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Granville Sewell

At Evolution News: Three Realities Chance Can’t Explain That Intelligent Design Can

Professor Granville Sewell appeals to common sense and the limitations of natural forces to argue the obvious: "Unintelligent forces cannot rearrange atoms into computers and airplanes and nuclear power plants and smartphones." Read More ›

At The Federalist: What design can explain about life’s origins that chance can’t

The scientific establishment is slowly beginning to allow scientists who believe in intelligent design to have a platform. Why? It may be because the theory that the universe was crafted intentionally explains many essential realities that theories based on spontaneous chance do not… Read More ›

Granville Sewell on the first “self-replicating” cardboard box

Sewell: In reality, to be really self-replicating like living things, it would have to go get its own cardboard, so maybe it would need wheels and an axe to cut down trees and a small sawmill to make cardboard out of wood... Read More ›

How to explain why you don’t believe in “evolution”

Math prof Granville Sewell suggests how to respond when you don't have time to offer a 30-minute answer on all the meanings of the term and, chance are, the yob who is asking is just trying to get you anyway Read More ›

Granville Sewell on origin of life as a provably unsolvable problem

Sewell: I cannot think of anything in all of science that can be stated with more confidence than that a few unintelligent forces of physics alone could not have rearranged the basic particles of physics into Apple iPhones. Read More ›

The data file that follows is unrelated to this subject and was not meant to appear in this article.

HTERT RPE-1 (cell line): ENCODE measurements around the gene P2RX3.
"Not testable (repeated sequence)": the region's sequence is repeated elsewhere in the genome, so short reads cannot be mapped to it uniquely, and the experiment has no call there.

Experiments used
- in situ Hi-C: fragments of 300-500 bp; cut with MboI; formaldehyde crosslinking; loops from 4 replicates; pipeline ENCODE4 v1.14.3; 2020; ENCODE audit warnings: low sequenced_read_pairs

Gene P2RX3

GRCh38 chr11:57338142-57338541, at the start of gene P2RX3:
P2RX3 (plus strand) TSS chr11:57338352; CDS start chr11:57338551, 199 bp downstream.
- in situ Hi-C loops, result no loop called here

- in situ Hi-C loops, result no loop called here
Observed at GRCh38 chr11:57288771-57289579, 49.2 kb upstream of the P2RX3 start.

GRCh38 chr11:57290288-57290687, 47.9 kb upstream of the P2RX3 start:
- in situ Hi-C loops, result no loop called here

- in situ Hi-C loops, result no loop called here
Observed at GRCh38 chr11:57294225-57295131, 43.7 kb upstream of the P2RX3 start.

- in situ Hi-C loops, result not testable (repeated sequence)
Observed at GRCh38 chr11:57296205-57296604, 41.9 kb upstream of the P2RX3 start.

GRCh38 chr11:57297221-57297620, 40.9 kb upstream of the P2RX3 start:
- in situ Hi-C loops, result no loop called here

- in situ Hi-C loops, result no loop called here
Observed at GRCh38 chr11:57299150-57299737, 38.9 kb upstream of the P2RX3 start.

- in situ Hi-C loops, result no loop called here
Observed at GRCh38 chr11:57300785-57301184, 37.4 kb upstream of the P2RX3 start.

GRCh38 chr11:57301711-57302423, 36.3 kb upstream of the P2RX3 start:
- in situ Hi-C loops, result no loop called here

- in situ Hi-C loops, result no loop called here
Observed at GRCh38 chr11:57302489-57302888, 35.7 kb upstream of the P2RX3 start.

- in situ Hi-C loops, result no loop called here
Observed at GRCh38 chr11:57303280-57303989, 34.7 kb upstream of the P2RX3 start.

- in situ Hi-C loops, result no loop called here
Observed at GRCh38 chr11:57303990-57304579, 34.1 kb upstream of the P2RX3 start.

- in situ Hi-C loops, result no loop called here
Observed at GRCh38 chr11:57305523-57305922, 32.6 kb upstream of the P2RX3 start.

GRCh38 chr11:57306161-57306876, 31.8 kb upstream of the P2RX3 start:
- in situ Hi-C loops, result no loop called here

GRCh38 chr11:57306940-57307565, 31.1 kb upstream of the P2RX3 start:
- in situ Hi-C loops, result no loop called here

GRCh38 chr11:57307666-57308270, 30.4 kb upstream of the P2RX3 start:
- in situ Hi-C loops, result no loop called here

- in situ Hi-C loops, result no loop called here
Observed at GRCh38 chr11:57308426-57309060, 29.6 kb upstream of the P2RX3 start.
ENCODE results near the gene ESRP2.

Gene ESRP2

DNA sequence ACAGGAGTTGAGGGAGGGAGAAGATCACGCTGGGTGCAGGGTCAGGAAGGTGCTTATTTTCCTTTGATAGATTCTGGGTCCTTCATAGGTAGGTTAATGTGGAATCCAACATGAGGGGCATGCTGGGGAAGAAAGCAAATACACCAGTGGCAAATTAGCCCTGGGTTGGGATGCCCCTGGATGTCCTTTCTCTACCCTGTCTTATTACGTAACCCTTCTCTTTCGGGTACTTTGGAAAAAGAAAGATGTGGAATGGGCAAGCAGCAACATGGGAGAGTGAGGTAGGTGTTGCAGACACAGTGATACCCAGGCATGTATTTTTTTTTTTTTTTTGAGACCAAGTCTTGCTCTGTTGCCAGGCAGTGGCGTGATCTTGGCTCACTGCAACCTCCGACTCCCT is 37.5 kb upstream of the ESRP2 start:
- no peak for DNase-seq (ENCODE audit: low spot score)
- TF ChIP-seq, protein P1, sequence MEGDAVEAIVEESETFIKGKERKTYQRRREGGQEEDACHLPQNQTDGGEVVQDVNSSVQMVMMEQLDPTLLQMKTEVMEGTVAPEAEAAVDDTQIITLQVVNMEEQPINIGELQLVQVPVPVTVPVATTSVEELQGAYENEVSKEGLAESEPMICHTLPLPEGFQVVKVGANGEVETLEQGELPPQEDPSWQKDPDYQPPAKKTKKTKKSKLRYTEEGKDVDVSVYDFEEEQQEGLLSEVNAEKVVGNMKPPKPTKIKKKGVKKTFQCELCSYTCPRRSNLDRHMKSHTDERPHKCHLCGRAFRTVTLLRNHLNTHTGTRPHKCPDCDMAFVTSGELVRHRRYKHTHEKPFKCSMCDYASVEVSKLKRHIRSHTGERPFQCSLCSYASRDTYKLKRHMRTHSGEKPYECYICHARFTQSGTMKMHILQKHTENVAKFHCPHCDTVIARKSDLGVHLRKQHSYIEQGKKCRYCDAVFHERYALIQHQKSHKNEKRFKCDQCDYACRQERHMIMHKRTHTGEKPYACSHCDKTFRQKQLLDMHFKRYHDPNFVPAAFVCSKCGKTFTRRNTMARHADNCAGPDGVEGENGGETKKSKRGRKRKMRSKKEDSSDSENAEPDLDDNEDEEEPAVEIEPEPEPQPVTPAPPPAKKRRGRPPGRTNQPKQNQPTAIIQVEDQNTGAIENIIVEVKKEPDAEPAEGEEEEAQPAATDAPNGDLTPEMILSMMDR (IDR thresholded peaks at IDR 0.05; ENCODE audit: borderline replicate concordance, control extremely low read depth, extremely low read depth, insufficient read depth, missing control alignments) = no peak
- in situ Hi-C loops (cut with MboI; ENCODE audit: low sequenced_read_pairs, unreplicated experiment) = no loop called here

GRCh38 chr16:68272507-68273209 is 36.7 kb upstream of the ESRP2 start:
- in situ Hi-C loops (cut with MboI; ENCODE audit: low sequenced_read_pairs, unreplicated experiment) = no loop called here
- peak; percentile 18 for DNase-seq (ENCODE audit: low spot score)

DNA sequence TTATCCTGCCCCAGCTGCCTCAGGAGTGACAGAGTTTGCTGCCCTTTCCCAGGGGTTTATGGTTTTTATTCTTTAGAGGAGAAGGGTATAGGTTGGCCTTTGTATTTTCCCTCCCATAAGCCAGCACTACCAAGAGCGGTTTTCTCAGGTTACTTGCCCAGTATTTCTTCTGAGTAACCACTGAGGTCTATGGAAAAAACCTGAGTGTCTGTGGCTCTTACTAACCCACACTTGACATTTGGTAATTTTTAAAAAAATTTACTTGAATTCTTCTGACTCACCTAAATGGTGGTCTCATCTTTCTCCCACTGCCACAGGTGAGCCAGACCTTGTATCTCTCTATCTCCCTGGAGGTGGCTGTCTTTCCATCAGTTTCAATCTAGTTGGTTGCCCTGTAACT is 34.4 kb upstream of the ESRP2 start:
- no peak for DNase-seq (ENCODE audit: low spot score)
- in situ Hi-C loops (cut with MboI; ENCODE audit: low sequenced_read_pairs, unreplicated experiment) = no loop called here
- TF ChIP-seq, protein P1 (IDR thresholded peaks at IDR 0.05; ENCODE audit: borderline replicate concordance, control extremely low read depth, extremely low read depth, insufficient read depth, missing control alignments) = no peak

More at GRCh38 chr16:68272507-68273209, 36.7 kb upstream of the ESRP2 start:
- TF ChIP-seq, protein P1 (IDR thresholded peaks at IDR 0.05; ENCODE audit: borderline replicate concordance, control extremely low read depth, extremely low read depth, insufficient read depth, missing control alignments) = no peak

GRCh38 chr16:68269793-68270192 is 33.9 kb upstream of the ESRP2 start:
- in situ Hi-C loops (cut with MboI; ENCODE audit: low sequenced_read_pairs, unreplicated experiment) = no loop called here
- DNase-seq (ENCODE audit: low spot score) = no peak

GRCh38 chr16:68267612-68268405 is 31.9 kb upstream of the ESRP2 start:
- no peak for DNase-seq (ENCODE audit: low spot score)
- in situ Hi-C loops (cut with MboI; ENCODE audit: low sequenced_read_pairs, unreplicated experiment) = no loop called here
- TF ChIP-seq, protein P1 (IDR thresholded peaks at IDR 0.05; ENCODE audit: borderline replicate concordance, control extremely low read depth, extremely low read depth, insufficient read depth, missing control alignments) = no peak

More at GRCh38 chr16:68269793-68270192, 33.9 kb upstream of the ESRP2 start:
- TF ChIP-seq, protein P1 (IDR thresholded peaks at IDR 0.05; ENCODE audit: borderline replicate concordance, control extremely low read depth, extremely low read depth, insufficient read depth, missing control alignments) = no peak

Granville Sewell: Why does Darwinism remain popular when new findings make it less plausible every day?

Sewell: Most non-scientists intuitively understand that explaining how plants and animals, and intelligent, conscious humans, could have arisen from a lifeless, barren planet is a very different and much more difficult problem than others solved by science. But most scientists are still confident that nothing could possibly be beyond the reach of their science. Read More ›

Rob Sheldon on origin of life as a “theoretically fertile dead end”

Sheldon: What hinders the field presently is an unstated reliance on materialism and its attendant mechanism, when information is manifestly non-material. What we need to make progress in OoL are matter-free tools for manipulating information: understanding its flow, its gradients, and its concentration. Read More ›

Is information really the fifth state of matter? Rob Sheldon responds

Sheldon: Throughout history we have examples of these bad physics generalizations. For example, heat was once considered a fluid embedded in the oak log, absorbed from the sun, called phlogiston. As it turned out, heat is not a material substance. Read More ›

Rob Sheldon on whether information can be the missing dark matter

Rob Sheldon: The location of the mass has to be "outside" the galaxy in order to account for the dark matter attraction. How does information occupy empty space? Landauer would have said it couldn't. Read More ›

Granville Sewell: Darwinism as a form of losing one’s mind

In an age when objectivity is becoming science’s enemy in the United States and massive corruption is a norm in its former science competitor Russia, scientists can still make a virtue out of being true to Darwin. Wherever that lands them. Read More ›

Why evolution is more certain than gravity

From Sarah Chaffee and Granville Sewell at The Spectator:  Whether the standard neo-Darwinian mechanism fully explains the origins of biological novelties is a question that scientists themselves increasingly contest. Yet for the media, evolution is the holy Kaaba of science. Resistance verging on hysteria greets attempts to allow teachers to introduce mainstream controversies found in peer-reviewed scientific literature. Just look at media coverage about Arizona’s state science standards, currently being revised, where minor changes were decried as a wholesale “attack” on evolution. Louisiana passed its academic freedom law, the Louisiana Science Education Act, in 2008 and critics have been denouncing it ever since, dishonestly, for sneaking in instruction about “intelligent design” or “creationism.” Tennessee passed a similar law in 2012, Read More ›